McKean Minute: Get Ready for the Greatest Month

Sure, September is cool. There’s the dove opener, and screaming bull elk. There are the month’s archery deer seasons that open like so many fortune cookies. Some folks have early waterfowl opportunities. If September has a mascot, it’s the grouse.

But the greatest of all months is October. In my country, pheasant opener is fast approaching, and antelope rifle seasons are close behind. Montana’s rifle deer season opens late in the month, but it’s easy to be distracted by the migrating waterfowl that are pouring south.

The greatest attribute of the month may be its killing cold, frosts that should finally end the tyranny of mosquitoes that make it either impossible or extremely uncomfortable to spend an evening in a deer stand or kicking around for prairie or forest grouse. With frosts also come the turning of leaves, and the quintessential sight of October might be a yellowing leaf fluttering down on a buck coming into range, or a rooster rocketing out of curing cover.

We might see our first snowfall. Did I mention all those geese and ducks, cupping onto ponds and lakes that will be frozen in another few weeks? Brown trout and brookies are running, and any fish with an appetite and a sense of the future is feeding aggressively as the water cools.

Go head, tell me why October is so wonderful in your area. Or, if you dare, tell me how wrong I am, and why February is your most favorite of all the months.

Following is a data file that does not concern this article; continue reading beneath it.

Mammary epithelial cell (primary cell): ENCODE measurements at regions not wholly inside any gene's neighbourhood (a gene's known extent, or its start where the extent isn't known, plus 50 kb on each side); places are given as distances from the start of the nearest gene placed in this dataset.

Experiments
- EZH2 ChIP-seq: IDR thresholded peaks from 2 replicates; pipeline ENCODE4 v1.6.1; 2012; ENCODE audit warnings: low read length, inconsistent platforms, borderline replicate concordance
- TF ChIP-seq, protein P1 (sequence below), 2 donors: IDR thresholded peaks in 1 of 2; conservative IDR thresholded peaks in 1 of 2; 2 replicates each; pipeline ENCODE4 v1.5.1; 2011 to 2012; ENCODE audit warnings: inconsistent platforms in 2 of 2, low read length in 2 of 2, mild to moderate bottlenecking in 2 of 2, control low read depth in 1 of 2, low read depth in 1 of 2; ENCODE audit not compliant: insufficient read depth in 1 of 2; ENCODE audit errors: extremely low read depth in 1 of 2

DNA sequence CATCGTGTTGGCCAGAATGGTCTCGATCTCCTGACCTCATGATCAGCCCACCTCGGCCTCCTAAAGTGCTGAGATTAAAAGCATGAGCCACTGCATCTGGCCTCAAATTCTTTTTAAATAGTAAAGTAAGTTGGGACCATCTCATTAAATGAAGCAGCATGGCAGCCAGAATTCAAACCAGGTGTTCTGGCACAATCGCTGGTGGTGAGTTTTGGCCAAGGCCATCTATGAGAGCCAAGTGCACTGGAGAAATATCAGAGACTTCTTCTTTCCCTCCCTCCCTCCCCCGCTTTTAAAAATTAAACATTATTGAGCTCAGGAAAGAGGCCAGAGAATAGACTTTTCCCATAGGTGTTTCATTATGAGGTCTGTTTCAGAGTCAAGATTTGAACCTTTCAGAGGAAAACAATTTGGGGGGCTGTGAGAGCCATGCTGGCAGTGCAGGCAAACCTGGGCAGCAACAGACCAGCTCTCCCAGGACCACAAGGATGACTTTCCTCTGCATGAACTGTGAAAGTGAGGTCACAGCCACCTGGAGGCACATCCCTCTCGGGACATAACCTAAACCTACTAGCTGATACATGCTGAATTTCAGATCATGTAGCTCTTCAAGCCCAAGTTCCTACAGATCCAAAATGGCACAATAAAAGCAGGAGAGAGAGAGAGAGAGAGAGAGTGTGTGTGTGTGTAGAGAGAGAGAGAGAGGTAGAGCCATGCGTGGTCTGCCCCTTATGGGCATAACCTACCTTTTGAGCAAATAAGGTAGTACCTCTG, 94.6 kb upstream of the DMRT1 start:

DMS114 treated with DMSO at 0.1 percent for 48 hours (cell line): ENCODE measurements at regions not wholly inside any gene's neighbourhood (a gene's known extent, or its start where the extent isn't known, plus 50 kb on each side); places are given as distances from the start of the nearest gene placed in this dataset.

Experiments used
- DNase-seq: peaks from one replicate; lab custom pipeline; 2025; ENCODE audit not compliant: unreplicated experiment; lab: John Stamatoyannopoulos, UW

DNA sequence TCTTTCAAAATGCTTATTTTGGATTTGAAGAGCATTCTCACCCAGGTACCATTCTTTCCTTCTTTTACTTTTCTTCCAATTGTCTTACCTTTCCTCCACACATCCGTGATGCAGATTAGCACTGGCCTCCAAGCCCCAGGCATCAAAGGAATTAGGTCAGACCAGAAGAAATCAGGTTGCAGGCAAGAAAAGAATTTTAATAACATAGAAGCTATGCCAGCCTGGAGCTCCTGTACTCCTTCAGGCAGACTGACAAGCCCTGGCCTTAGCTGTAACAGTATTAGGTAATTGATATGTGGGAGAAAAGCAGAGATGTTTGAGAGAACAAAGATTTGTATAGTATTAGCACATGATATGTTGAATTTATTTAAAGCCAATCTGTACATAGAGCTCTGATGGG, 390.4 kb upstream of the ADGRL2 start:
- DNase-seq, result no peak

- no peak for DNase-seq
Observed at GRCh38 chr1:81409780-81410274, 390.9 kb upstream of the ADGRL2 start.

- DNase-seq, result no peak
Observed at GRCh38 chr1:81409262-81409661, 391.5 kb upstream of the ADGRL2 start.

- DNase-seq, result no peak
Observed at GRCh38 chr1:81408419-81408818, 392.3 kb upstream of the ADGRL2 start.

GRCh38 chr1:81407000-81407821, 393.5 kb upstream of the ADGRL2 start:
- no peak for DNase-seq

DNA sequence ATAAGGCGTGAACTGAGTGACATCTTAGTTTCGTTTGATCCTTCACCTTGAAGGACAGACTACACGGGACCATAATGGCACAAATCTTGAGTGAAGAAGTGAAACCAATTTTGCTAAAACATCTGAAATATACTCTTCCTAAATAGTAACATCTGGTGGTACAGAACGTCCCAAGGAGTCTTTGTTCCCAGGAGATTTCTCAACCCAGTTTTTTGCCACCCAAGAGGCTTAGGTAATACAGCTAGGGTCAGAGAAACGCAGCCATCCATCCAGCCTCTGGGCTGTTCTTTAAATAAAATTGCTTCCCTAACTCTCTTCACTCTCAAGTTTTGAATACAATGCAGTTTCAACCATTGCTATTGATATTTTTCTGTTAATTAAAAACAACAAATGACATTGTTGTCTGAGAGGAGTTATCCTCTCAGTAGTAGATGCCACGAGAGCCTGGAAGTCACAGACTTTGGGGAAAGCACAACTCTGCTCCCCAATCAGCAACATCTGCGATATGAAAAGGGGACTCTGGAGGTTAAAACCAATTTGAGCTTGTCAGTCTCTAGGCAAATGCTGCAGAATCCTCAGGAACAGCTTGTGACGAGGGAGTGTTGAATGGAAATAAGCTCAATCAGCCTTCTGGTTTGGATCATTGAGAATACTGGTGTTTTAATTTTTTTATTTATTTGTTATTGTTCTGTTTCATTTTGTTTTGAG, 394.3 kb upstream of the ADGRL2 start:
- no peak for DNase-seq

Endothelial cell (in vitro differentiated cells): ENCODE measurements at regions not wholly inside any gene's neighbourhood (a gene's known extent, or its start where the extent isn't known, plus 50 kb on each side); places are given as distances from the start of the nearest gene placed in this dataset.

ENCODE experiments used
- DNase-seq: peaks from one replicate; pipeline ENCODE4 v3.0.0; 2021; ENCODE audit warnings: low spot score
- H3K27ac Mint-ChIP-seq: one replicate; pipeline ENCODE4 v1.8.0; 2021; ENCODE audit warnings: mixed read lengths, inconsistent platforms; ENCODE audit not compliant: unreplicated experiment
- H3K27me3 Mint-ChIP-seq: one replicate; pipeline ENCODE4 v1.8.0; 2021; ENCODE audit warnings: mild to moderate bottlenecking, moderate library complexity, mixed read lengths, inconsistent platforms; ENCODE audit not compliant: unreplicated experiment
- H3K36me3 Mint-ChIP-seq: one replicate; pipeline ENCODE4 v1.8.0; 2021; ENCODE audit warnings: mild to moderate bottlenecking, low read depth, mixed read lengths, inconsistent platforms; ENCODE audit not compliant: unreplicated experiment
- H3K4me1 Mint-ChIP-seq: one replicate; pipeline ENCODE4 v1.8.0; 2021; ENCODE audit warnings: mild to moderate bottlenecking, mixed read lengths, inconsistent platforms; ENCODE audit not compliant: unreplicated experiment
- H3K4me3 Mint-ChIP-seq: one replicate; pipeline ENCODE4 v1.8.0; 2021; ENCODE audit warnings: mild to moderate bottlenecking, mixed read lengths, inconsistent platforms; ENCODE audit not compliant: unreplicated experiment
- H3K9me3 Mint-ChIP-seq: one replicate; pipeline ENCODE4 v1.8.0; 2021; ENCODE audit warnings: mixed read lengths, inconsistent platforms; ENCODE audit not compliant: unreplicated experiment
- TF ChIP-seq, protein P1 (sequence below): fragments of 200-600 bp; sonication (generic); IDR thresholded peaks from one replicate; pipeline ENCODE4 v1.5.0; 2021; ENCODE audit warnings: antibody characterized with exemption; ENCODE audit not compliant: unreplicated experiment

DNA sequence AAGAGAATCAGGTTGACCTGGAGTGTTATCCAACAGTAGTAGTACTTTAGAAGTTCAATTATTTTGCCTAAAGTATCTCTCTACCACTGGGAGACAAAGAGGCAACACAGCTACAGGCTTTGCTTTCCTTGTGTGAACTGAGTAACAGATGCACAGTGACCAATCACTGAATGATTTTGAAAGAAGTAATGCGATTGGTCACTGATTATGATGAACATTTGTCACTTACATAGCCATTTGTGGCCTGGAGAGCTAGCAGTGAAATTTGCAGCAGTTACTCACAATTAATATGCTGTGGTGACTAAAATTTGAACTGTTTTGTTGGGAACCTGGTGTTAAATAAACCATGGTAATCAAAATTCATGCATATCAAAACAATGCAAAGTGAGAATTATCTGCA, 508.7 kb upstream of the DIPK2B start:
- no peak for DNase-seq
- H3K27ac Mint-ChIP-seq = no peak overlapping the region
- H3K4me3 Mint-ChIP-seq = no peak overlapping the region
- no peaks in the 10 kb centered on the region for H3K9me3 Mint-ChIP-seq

McKean Minute: The Long Run

Thirty-five years ago this month, I was a college freshman, a farm kid who had no business attending the liberal arts college where I ended up. I hadn’t been assigned a single paper in my small high school, and based on the amount of writing that confronted me, I was sure I’d flunk after my first college semester.

Another thing I had never experienced at my high school: cross country. I had run track fairly successfully, but we didn’t have cross country at my school, which is why I had no expectation that I’d run in college.

But if you’re a runner, you run, and on my first days on campus, I spotted several runners who looked a lot like me: skinny and scared. On a whim on a sunny September afternoon—largely because I was procrastinating over a late paper—I decided to join them, which is how I became a college cross country runner for the next four years. My teammates became my best friends, then and—a full generation later—now.

But the glue that held everything together, from the team to my sanity, was my cross country coach, Will Freeman. My freshman year was his first year of coaching the team. Will was a lot like me – a country kid who didn’t take the indulgences of academia too seriously. He had a gravitational pull on me that told me that no matter how hard the classes got, no matter how long the papers, or how stressful college can be, he’d be there every day, a whistle in his mouth and a stopwatch around his neck, encouraging me to run just a little faster.

I’ve long since left college and made my way in the world. I still run. I still am connected to my college teammates. Will is still there, still coaching another round of skinny, scared college kids. But this is his last season. He announced this summer that he’s retiring from coaching, and last weekend 35 years of runners converged on our alma mater to celebrate his career and his impact on us.

I ran the alumni race, not because I wanted to—five miles at collegiate race pace is not comfortable—but because I wanted to run for Will one last time. It occurred to me, somewhere between miles 3 and 4, that I’ve always run for Will. I wear a whistle and a stopwatch and coach my own teams because of Will.

You can’t know these things, but I hope some of the skinny, scared kids I encourage to run just a little faster will look back with fondness on their experiences, and realize they also run for Will.